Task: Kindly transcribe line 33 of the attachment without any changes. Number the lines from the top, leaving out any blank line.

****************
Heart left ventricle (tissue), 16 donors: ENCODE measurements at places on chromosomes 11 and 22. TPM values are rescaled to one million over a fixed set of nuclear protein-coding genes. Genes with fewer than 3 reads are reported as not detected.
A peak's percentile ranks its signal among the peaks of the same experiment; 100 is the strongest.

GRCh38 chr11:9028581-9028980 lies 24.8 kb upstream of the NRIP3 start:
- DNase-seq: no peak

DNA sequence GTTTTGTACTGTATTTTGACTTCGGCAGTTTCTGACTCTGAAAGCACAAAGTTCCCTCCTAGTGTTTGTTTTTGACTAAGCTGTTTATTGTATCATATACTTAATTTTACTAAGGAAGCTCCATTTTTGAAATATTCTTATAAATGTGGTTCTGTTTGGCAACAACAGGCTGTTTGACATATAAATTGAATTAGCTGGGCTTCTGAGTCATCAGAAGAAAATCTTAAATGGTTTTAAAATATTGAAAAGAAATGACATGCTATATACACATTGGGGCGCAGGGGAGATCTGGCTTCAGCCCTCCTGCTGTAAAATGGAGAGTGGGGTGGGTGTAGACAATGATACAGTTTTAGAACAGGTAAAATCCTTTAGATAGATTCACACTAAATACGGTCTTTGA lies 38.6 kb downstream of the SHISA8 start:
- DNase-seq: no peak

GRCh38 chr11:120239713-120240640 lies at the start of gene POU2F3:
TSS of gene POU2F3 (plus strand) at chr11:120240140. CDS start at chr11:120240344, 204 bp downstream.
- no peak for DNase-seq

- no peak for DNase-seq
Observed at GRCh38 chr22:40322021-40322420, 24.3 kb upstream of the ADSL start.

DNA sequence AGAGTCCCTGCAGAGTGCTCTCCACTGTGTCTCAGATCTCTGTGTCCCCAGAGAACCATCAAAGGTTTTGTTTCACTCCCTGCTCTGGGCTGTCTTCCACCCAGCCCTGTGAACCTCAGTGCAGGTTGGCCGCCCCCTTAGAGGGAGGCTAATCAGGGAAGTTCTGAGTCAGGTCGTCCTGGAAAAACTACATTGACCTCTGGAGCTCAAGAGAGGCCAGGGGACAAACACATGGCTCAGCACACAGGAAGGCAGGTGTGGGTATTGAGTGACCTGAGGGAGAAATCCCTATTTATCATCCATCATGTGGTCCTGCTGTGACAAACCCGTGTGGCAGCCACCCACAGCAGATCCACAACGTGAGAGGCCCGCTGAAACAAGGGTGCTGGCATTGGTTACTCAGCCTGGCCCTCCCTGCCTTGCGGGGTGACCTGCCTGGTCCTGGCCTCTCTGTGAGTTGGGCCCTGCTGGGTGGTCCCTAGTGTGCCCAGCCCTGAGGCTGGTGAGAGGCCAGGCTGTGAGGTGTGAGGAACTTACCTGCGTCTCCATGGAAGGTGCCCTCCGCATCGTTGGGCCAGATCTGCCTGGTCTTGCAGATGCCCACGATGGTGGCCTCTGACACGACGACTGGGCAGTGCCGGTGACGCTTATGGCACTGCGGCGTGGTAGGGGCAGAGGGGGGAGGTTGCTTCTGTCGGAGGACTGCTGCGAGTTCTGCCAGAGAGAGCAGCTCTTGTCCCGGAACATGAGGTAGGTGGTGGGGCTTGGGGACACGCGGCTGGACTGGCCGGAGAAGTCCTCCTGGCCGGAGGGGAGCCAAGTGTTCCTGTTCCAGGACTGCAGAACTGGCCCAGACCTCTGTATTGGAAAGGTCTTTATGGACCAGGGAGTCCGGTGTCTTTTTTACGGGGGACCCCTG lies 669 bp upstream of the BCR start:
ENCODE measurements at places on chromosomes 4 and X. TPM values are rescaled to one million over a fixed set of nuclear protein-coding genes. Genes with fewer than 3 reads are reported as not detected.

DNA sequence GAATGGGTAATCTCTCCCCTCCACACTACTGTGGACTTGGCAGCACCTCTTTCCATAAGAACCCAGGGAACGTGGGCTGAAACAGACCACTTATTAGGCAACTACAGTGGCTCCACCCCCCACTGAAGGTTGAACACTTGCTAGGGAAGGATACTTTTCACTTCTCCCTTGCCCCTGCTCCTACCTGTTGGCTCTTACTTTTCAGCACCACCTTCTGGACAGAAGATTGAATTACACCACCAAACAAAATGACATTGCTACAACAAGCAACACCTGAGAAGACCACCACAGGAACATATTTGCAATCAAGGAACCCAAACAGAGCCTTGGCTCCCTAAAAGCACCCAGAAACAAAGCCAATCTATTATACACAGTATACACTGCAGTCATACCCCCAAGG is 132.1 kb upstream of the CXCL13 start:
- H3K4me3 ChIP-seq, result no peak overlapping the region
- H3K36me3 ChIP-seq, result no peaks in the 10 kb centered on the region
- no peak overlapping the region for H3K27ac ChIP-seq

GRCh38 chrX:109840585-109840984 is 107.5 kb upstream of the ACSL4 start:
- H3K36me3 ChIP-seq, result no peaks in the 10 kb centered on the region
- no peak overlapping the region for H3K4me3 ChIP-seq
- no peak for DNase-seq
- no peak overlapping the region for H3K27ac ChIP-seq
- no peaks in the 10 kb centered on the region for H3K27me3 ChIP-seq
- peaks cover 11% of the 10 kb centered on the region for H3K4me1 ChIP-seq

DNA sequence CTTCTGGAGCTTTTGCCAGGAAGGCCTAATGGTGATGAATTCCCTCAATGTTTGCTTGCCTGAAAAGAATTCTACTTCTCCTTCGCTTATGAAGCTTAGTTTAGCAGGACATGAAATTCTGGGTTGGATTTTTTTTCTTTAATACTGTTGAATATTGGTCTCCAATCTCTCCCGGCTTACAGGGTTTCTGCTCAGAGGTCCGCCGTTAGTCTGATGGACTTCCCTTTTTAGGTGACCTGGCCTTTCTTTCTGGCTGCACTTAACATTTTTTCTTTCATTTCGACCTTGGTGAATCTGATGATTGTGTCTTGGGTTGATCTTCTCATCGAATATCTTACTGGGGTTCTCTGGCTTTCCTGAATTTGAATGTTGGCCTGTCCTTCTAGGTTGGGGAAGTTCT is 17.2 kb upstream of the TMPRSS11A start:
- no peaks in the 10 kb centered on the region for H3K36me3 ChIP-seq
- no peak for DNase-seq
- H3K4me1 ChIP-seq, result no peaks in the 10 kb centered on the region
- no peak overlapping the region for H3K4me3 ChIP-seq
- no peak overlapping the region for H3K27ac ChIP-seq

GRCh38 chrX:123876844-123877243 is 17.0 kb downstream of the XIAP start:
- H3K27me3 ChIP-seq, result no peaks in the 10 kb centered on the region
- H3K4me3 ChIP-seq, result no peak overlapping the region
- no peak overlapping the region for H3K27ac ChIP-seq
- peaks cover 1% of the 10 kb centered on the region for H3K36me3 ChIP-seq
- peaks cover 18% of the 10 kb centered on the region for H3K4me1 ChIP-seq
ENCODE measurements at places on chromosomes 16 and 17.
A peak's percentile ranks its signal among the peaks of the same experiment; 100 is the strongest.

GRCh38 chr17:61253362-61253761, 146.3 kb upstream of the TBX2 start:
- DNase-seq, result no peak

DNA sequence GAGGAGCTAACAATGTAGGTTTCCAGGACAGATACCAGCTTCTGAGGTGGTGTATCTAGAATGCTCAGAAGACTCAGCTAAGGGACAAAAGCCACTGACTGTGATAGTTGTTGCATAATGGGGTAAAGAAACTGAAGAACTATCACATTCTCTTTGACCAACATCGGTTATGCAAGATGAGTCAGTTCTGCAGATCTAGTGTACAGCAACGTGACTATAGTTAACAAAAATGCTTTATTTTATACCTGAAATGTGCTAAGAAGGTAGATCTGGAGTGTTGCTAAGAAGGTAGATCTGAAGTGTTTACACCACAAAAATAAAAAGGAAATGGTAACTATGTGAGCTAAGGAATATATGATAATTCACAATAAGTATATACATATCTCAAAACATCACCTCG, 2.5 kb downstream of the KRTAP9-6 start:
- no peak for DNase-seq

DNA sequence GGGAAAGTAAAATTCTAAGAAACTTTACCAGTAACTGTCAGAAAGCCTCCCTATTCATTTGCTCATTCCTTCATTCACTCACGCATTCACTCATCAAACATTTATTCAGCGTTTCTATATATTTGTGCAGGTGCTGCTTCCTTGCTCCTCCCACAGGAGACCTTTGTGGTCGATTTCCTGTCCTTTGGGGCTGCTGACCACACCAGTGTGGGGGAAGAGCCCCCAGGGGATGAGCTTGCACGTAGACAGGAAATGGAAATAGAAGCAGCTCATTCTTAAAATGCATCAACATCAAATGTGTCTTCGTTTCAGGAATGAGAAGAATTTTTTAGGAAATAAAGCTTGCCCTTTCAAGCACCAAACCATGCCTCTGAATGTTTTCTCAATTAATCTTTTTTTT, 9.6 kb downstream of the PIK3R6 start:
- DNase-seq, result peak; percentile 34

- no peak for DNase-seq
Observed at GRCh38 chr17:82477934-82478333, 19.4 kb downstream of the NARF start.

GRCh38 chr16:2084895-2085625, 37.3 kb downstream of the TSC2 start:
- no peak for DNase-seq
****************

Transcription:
- H3K4me3 ChIP-seq, result no peak overlapping the region